I was born old.
Sometime around my twenty-first birthday, my brother-in-law told me he was sure he misunderstood. Surely, I was turning sixty-one, he said.
I think that had something to do with my Louis Armstrong CD, but I’m not 100% sure. My tastes have always leaned more towards Old Grandma’s than to those of my peers anyway.
And also, my brother-in-law is at least 10 years older than me, so he’ll always be the old one between us.
Also, I’m a bit of a prude. That makes me seem older than I am. I think.
Nonetheless, I am 33.
I think I’m 33. 2012 (year of my last birthday) minus 1979 is 33, right?
I don’t think 33 is that old, physically speaking.
In the grand scheme of things, I don’t think 33 is even middle-aged, despite this conversation from earlier in the year:
Nonetheless, I have been hearing “That’s something that happensÂ as you get older.” quite a bit.
I hate those eight words.
Every time I hear them, I pout like a child, just in spite of whomever’s just told me that I’m getting older.
That’s Something That Happens As You Get Older
- You get blackheads and other blemishes. – I thought blackheads were a teenage problem until recently. I have developed several bumps on my skin that the dermatologist says are buried blackheads (or something equally inane), and that my options are a. leave them alone (her preferred method) or b. have them surgically removed (my preferred method, but since insurance doesn’t considerÂ it annoyed me every time I looked in the mirrorÂ as a medically necessary procedure, I had to acquiesce to the doctor’s preference). I may have attempted to pry one of the offending bumps out of my skin yesterday, leaving a pea-sized wound right between my eyebrows. The bump is still there, and now it’s bloody.
- Your skin wrinkles. – I don’t have wrinkles because there’s plenty of fat under my skin, thank you very much. (So there you have it. Afraid of getting wrinkles? Gain 100 pounds. ha.)
- You give unsolicited advice to strangers (and people you know).Â – I give unsolicited advice to strangers in stores, because I am quite certain that they wouldn’t have been able to figure it out on their own. See also: my husband.
- Your coif is littered with white hairs. – If we ever meet in person, please don’t comment on the gorgeous, sparkling highlights in my thick dark hair. They were there in the pictures above, but you couldn’t see them because I used to dye my hair. Another thing that happens as you get old is that you stop caring (so much) about all the white hairs and just let them be.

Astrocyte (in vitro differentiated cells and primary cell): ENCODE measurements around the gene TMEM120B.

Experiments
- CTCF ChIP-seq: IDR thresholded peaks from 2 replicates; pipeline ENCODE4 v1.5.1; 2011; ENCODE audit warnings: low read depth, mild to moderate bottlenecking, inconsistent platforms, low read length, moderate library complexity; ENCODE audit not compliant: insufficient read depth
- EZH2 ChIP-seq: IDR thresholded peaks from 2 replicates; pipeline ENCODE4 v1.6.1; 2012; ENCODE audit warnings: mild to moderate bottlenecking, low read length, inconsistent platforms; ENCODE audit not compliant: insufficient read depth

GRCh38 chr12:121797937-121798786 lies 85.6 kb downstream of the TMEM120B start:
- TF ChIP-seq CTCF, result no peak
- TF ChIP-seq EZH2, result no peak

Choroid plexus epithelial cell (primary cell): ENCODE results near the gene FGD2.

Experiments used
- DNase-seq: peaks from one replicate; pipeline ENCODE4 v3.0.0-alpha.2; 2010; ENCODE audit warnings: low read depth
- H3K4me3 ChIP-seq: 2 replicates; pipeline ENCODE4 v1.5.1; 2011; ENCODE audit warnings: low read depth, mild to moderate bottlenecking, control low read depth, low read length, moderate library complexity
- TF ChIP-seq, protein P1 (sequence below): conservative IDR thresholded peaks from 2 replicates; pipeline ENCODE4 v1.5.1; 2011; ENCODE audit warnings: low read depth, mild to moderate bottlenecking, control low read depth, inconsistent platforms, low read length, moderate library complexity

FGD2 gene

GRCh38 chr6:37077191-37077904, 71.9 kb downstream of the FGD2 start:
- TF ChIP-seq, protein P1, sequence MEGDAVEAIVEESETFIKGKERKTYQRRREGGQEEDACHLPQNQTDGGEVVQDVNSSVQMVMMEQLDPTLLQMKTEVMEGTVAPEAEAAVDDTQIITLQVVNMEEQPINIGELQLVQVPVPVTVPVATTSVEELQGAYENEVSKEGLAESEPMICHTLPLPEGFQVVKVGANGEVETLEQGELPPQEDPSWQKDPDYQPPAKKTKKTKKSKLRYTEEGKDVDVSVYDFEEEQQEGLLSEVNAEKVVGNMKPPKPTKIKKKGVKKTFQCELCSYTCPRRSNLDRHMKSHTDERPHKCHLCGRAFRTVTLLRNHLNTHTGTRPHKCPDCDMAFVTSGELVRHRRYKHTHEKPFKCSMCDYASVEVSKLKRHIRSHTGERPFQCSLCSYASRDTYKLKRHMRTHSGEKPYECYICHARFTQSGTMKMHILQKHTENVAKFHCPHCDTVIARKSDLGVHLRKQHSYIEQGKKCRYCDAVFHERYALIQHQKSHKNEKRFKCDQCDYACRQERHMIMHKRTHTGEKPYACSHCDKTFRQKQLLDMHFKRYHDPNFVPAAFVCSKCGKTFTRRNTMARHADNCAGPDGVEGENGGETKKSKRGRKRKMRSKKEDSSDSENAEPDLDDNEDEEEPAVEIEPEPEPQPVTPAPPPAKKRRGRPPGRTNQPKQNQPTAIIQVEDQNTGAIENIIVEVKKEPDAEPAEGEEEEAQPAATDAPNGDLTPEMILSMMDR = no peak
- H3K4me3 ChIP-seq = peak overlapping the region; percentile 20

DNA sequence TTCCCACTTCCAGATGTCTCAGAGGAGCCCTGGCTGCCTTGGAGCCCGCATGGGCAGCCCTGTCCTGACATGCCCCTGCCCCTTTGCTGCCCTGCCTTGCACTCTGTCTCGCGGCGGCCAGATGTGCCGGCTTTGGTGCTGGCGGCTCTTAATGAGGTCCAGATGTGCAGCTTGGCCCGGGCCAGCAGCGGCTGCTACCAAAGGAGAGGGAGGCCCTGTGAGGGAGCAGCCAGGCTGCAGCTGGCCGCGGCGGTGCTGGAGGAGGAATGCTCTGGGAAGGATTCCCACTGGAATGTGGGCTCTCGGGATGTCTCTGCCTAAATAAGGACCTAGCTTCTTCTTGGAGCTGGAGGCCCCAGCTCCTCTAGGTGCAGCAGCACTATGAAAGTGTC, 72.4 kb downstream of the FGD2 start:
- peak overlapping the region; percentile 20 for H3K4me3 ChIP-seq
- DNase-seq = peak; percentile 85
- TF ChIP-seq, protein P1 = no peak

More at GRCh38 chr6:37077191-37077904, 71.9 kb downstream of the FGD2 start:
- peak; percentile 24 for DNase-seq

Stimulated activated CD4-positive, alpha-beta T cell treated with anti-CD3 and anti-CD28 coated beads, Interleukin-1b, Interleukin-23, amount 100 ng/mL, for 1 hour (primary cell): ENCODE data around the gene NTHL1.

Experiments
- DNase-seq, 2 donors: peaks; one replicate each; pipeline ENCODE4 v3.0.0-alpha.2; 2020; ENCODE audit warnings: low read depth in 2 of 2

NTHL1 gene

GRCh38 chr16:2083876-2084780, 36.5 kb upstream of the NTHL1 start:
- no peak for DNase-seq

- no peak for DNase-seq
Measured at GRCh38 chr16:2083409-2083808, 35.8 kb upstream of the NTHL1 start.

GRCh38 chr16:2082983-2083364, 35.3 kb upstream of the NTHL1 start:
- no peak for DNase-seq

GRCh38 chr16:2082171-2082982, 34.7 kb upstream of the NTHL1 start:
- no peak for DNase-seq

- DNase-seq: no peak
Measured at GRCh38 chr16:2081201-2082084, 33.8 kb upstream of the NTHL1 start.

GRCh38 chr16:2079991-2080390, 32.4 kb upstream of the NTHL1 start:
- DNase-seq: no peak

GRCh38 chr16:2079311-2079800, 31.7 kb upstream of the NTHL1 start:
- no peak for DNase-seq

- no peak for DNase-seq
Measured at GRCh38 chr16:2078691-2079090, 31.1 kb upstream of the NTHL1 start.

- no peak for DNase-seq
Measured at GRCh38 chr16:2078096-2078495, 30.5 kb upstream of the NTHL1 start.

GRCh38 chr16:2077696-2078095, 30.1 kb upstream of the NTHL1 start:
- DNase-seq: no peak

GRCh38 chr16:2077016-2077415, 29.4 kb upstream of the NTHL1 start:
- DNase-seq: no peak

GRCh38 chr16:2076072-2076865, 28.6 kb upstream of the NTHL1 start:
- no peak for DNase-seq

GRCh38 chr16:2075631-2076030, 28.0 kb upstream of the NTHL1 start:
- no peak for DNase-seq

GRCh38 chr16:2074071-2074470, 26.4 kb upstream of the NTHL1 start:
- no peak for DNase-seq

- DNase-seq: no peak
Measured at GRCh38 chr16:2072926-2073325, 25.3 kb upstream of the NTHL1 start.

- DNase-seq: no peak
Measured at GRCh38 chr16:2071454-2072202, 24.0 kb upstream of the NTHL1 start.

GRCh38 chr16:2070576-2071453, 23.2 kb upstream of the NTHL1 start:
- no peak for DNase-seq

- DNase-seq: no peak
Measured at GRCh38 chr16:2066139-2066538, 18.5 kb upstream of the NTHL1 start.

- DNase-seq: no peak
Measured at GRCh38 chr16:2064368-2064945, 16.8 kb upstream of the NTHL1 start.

- Your joints creak.Â – Maybe this is one of those things that happens when fat people get older; I’m not sure. You can let me know. When I’ve been sitting a while and stand up, my knees and hips creak like an old lady. This has not always been the case, so I assume it’s an item for this list.
- You sound like your mother. – I say “Where are your _______ (shoes, pants, underwear, etc) ?!” at least six times a day. Also, “If your sister jumped off a bridge” and “Let me go to the bathroom by myself!” These are all things my mother said when I was young.
- Your tattoos fade. – They say your skin gets thinner as you get older, so that should make tattoos get brighter. It doesn’t. Freckles get darker as the years progress, and tattoos fade and get squidgey around the edges.
- Your hair gets thinner. – When I got my hair cut the last time, I complained that my hair had gotten a lot thinner in recent years. “Are you in your thirties?” she asked. “That’s just something that happens as you get older,” she said. Of course it is. Why didn’t I think of that?
- You buy Poise pads. For yourself. – I know not everyone has this, but it’s something that happened toÂ meÂ as I got older. I have to wear a Poise pad. all. the. time. The need began when I was about 6 weeks pregnant with Grace, and it has never gone away. Please don’t tell me to exercise my musculature; I’ve already tried that. Apparently, myÂ gynecologistÂ can fix this surgically, but I feel a little funny about having it. Having surgery to avoid Poise pads seems like a vanity thing. (But removing the bumps on my face have nothing at all to do with vanity, so hush about them.)
- You start shrinking. – I am certain that I’ve shrunk since I was a teenager. I used to be 5’9″ and now I’m 5’8″. So that also happened as I’ve gotten older.
- You are embarrassed by memory failures. – I’ve
neveronly once forgotten one of my kids, but I forget plenty of other stuff. Names? Possibly. Faces? Often. If I ever introduce myself to you for the fourth time, just smile and be polite. I’m not being rude; I’m getting older.
So share your dirty secrets. What’s happening to you as you get older?
© 2013, Tara Ziegmont. All rights reserved.